His motivations recall another cult children’s writer, Heinrich Hoffman, author of the violent book of juvenilia Struwwelpeter, who had grown tired of “stupid stories, beginning and ending with admonitions like ‘the good child must be truthful.’” Sandburg didn’t have any interest in allowing moral lessons to dictate his stories. Conclusions in general are kind of a joke in Rootabaga stories. One story ends: “And so—if you ever come across a gold buckskin whincher [an object that is never really described, except to say that you can wear it around your neck], be careful. It’s got a power. It’ll make you fall head over heels in love with the next man you meet with an X in his name.”
What makes the Rootabaga stories more than Edward Learian jingles and Rimbaudian indeterminacy for kids is how Sandburg brings the looseness of nonsense thinking to all aspects of the tales: plots fail to develop, characters’ actions have no meaning, conflicts have no resolutions. Characters have names such as Hatrack the Horse, Fire the Goat, and Flim the Goose; the sometime narrator, Potato Face Blind Man, doesn’t seem to be blind at all. There is both a character named Red Slippers and a pair of actual red slippers, but you can barely be sure which is which. Names can also be phrases: Any Ice Today, Gimme the Ax, Ax Me No Questions. In general, Sandburg relishes in naming all things; it’s one of his skills, and with it he constructs full-bodied narrative nonsense.
Like Frank Baum’s Oz, Sandburg’s Rootabaga land of myth is the Midwest—small towns, farms, attitude, Midwest slang. “If you have ever watched the little corn begin to march across the black lands,” Sandburg writes, “and then slowly change to big corn and go marching on from the little corn moon of summer to the big corn harvest moon of autumn, then you must have guessed who it is that helps the corn come along.” To answer this, he crafts a new myth about the corn fairies, “who sing soft songs that go pla-sizzy pla-sizzy-sizzy, and each song is softer than an eye wink, softer than a Nebraska baby’s thumb.”
Potato Face Blind Man defines the world’s parameters as “Kansas, to Kokomo, to Canada, to Kankakee, to Kalamazoo, to Kamchatka, to the Chattahoochee,” as if the Midwest were the reference point for the larger world. The Village of Liver-and-Onions, the metropolitan center, is across the Shampoo River from the Village of Cream Puffs, which “looks like a little hat you could wear on the end of your thumb to keep the rain off your thumb.” Sandburg’s characters use corn-fed slang such as “we done it” and “got the blues”—a sort of nonsense jargon.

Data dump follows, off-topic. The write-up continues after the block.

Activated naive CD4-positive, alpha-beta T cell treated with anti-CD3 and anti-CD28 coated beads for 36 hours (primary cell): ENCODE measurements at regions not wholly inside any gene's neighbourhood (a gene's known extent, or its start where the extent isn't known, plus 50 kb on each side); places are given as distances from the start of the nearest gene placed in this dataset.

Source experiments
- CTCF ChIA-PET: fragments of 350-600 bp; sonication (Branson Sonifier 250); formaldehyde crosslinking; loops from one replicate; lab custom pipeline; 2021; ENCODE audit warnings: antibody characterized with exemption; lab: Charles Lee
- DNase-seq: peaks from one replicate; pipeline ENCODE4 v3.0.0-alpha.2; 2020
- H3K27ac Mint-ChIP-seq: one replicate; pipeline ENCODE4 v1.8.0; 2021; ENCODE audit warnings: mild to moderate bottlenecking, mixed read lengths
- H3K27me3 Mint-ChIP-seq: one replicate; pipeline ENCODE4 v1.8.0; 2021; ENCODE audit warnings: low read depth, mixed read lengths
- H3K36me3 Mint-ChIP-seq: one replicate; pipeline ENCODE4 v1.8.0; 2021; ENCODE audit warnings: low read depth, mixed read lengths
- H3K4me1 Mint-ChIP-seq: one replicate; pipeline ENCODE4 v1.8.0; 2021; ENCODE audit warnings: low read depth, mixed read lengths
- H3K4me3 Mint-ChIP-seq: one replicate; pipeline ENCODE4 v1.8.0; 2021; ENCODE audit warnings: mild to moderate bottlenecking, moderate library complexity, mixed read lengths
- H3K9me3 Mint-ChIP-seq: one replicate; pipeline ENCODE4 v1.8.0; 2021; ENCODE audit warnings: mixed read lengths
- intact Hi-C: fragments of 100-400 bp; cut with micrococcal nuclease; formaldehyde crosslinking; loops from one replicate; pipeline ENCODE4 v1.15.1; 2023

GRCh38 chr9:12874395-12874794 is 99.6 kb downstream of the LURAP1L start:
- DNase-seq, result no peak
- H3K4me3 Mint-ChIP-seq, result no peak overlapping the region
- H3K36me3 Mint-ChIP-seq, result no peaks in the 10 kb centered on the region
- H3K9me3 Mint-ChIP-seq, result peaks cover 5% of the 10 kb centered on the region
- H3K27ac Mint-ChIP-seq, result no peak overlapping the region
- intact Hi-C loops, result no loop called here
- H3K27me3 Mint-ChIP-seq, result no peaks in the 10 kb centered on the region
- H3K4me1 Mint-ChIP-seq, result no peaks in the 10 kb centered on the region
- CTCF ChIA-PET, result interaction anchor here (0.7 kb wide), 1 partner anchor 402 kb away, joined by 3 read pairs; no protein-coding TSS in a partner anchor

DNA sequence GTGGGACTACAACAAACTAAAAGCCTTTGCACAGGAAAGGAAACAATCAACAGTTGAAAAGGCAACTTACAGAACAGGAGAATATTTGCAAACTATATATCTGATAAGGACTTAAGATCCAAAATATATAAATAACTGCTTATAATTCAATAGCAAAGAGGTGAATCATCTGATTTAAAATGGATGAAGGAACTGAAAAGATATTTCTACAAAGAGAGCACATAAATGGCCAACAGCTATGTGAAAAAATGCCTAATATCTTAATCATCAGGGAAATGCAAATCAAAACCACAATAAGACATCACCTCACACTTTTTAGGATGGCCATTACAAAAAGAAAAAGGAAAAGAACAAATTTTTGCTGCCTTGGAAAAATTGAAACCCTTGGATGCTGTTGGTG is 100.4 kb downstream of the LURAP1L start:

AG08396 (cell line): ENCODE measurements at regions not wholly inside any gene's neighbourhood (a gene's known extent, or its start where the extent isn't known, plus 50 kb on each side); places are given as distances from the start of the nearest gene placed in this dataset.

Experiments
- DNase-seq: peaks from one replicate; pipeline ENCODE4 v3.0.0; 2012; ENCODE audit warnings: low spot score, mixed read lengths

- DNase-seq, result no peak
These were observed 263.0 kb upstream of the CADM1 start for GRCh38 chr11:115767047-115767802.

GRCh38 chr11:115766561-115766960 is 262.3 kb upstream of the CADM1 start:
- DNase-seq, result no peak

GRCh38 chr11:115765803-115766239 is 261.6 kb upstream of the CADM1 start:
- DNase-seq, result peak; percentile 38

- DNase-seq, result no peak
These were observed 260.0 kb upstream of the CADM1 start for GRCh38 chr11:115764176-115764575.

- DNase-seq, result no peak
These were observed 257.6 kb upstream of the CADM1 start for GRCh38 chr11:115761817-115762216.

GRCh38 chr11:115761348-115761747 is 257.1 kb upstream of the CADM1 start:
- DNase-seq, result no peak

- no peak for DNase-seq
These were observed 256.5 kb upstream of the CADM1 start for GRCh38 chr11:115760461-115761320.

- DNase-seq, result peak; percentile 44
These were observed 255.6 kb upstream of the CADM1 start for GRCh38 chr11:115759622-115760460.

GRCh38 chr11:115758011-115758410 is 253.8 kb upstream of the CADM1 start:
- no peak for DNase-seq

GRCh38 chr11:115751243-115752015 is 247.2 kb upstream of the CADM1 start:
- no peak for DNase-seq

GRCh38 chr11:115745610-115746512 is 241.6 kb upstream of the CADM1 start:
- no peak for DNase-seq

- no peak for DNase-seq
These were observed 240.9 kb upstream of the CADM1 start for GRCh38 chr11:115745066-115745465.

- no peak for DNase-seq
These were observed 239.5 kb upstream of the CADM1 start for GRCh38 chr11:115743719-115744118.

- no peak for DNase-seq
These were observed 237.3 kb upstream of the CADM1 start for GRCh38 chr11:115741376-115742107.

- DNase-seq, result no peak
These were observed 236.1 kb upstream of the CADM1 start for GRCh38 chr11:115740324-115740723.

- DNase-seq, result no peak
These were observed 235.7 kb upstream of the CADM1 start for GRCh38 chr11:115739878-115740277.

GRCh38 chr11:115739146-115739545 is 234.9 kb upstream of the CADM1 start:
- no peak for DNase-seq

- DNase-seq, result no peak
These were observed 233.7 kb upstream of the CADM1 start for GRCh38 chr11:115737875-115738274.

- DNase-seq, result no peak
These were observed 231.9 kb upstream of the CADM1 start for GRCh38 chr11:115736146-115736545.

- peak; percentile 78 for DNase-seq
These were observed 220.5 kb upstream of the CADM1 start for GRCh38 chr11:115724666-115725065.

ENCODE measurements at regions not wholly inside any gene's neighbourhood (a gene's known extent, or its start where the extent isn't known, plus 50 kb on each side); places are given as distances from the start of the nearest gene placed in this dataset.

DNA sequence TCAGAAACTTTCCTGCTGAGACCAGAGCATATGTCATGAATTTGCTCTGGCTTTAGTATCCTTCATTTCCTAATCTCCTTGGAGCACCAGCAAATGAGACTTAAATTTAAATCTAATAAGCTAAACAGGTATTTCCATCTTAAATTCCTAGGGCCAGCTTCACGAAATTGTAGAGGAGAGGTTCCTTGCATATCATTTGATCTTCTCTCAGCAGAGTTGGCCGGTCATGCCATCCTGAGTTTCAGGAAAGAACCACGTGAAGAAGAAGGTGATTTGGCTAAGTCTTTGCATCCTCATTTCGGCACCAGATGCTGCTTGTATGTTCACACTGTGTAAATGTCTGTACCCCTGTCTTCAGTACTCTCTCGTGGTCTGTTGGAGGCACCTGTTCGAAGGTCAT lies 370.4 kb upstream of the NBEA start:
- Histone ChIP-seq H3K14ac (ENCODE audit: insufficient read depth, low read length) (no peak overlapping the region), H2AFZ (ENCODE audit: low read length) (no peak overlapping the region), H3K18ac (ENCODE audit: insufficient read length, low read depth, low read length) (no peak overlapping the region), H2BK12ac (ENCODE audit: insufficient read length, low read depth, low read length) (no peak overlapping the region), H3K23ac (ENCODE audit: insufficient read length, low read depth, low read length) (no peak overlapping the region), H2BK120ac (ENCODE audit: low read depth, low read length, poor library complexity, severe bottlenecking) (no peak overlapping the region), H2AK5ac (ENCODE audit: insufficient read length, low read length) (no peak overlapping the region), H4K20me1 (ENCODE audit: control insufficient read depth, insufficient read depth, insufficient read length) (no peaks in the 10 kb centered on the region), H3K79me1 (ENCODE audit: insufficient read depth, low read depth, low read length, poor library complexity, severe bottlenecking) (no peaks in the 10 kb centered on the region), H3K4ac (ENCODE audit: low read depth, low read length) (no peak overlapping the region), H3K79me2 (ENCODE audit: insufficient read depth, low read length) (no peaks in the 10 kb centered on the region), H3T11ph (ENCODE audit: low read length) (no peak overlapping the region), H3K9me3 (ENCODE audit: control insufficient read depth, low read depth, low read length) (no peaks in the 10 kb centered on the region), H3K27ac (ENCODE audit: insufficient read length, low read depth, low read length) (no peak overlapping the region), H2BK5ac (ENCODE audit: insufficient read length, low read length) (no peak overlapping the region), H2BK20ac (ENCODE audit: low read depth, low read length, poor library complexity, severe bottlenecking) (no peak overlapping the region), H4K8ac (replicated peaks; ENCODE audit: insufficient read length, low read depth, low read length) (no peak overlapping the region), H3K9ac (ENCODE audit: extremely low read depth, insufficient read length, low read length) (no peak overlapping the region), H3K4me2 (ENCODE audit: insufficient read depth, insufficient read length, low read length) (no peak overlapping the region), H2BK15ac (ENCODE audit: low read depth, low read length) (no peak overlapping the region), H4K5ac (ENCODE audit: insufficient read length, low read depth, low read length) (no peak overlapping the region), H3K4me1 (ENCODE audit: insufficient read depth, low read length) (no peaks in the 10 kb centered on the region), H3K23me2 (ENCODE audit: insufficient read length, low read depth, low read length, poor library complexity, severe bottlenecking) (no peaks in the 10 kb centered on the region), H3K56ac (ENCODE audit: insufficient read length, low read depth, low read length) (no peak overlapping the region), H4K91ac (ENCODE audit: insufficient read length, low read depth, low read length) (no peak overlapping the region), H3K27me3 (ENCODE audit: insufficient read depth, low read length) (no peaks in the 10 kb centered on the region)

Using the international language of nonsense, Sandburg probes the international myth, what Joseph Campbell would call the monomyth, one of the earliest forms of accreting local dialect and culture. African folklore, Taoist tales, Zen koans, and Hawaiian myths all use the absurd to provide cause-and-effect answers to mysteries that people cannot, otherwise, understand. Instead of attempting to provide answers, though, Sandburg answers nonsense with nonsense. The story titles have this mythlike explanatory quality: “How the Animals Lost Their Tails and Got Them Back Traveling from Philadelphia to Medicine Hat” or “How the Hat Ashes Shovel Helped Snoo Foo” or “How Gimme the Ax Found Out About the Zigzag Railroad and Who Made It Zigzag.” Yet reading a Rootabaga story to get an answer is clearly beside the point.
What is the point, then, of Rootabaga country? It is a land built from a language with (almost) no rules, so it is a land of opportunity, a truly American utopia. There, the stammers that ruin proper speech have the chance to become characters. Adults have the chance to unlearn the language that has created their fears and problems, to take in words with a beginner’s mind. Children get a chance to ignore adult logic and see the holes in dogmatism of all systems, especially the velvet prison of words. After all, they will be getting plenty of comedy, tragedy, and romance in their lives, but without absurdity, growing up would just be an endless search for the right word.
Ross Simonini is the interviews editor for the Believer. His writing has appeared in the Los Angeles Times, the Village Voice, and Stop Smiling, among other places. He is one half of the band New Villager.